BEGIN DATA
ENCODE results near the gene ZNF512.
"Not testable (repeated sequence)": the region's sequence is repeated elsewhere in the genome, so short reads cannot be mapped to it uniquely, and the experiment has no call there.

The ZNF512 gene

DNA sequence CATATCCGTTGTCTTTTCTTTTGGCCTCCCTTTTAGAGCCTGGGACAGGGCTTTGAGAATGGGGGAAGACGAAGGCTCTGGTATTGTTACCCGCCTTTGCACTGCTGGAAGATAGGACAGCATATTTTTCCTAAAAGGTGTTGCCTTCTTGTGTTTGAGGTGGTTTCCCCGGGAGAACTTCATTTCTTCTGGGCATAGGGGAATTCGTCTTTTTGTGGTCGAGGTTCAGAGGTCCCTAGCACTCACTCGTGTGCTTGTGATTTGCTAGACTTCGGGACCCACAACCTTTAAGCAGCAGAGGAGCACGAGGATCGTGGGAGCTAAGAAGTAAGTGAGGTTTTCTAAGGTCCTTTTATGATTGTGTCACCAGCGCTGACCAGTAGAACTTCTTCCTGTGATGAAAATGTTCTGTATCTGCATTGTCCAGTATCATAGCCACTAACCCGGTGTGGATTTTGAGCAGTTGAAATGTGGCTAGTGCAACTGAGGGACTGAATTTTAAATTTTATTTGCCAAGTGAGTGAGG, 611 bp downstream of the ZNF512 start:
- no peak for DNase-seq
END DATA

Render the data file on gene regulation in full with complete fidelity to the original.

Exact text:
ENCODE results near the gene ZNF512.
"Not testable (repeated sequence)": the region's sequence is repeated elsewhere in the genome, so short reads cannot be mapped to it uniquely, and the experiment has no call there.

The ZNF512 gene

DNA sequence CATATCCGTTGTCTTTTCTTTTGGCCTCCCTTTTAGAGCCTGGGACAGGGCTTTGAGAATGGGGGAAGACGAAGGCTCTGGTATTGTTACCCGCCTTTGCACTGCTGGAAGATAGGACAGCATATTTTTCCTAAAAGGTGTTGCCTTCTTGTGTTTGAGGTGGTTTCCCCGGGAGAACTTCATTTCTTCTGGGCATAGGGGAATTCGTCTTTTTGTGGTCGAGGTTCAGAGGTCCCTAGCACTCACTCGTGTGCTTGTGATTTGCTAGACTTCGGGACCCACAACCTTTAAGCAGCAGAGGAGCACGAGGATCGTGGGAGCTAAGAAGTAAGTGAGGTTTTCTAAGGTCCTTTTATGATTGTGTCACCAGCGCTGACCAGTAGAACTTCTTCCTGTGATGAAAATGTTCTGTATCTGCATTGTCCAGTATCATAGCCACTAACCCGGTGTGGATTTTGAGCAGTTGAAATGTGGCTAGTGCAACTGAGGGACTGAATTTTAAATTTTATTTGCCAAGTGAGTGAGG, 611 bp downstream of the ZNF512 start:
- no peak for DNase-seq